• If you do pay the “minimum repayment” (and not the full payment), you are charged interest. If you don’t pay the “minimum repayment” on the card, you are charged backdated interest from the day that you swiped the card (up to 55 days back)!
• The interest rate charged on your card is generally very high. Don’t fool yourself into thinking that this is a good way to borrow money.
If you manage your repayments properly (most banks allow for an automatic debit pull for the minimum amount due at 55 days), you can effectively roll your spend over for payment up to two months later. You should take advantage of this by investing the money that you would have spent in cash into short-erm investments to earn interest on the bank’s money.
7. Channel your spend to your credit card
I could write for a long time about credit card loyalty programmes – they’re somewhat of a passion of mine. I even tried to buy my car on my credit card. Programmes like eBucks (FNB), Greenbacks (Nedbank) etc can be lucrative ways to benefit from your existing monthly spend.
Depending on your rewards level, banks pay anything between 1% to 6% on everyday spend and I’ve seen up to 50% on fuel spend. There are certainly many hoops to jump through to get to the top loyalty earning bracket. However, at the least you should expect to earn 1% back on your credit card spend.
If you can channel an annual spend of for example R100k per year (R8.3k p/m) to your card, you could earn an extra R1 000 per year.
8. Medical savings account versus hospital plan
I’m going to write very generally here because I haven’t researched every medical aid scheme in South Africa. A medical savings account is a way for a medical aid to force you to save for day-to-day medical costs that the medical aid itself does not provide for in benefits.
In many cases, there is no difference in benefits between a hospital plan and a basic medical savings plan. The additional amount that you pay for the savings plan goes directly into your “savings account” until used.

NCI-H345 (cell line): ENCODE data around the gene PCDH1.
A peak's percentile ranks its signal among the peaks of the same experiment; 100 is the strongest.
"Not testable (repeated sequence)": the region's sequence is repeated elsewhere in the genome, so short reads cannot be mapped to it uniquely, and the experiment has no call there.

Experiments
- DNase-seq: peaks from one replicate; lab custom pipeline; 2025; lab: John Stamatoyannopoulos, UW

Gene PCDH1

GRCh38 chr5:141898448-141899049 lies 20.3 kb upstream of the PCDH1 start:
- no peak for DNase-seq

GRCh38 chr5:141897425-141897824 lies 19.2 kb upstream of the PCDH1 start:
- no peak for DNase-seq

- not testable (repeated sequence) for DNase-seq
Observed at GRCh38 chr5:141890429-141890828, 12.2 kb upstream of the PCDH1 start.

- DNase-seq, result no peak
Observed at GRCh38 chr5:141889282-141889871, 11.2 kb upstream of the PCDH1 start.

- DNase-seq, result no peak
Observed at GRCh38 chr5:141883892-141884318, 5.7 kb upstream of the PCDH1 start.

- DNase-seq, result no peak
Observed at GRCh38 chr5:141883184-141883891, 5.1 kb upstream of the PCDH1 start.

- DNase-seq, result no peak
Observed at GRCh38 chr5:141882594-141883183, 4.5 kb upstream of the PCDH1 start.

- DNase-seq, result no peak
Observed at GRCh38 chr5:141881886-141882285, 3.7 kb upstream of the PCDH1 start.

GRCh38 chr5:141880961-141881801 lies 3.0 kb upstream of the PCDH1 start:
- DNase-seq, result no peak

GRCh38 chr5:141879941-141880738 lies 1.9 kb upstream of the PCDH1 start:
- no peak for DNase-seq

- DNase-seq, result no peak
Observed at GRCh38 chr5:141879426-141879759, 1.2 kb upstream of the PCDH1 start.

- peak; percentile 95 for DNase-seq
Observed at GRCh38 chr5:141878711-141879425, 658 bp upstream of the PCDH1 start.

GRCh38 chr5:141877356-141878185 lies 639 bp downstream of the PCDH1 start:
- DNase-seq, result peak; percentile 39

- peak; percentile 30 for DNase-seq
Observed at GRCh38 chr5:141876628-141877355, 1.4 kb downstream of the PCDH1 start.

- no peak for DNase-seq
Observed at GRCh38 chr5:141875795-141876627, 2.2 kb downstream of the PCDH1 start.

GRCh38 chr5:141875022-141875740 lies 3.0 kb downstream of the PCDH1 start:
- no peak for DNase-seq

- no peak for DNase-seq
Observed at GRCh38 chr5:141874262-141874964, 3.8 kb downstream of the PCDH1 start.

For example, if a hospital plan costs R1 000 per month and a medical savings plan costs R1 500, the additional R500 x 12 months will be your savings for the year. This R6 000 is depleted as you use it throughout the year. If you don’t use it this year, it carries over to next year. If you leave the medical aid, they will pay the savings back to you. It’s your money. The medical aid just holds it for you – and pays you very little interest on the balance.
Obviously, if you happen to use up most of your savings in the first month or two of the year the medical aid is, in effect, giving you interest-free credit on the savings you’ve used but for which you have not yet paid (your break-even point here is 6 months).
But I suspect that this would not apply to the majority of members – otherwise the whole idea of medical aid would probably not work in the first place. If your savings are carried over for a second or third year, then there is a compounded lost opportunity cost to not investing the savings money yourself.
So if you have the self-control to save for day-to-day medical expenses and you are a fairly healthy person, a hospital plan could perhaps be better suited to you. NB: there are many schemes that do offer additional benefits on their savings option so you need to investigate this fully before making a decision.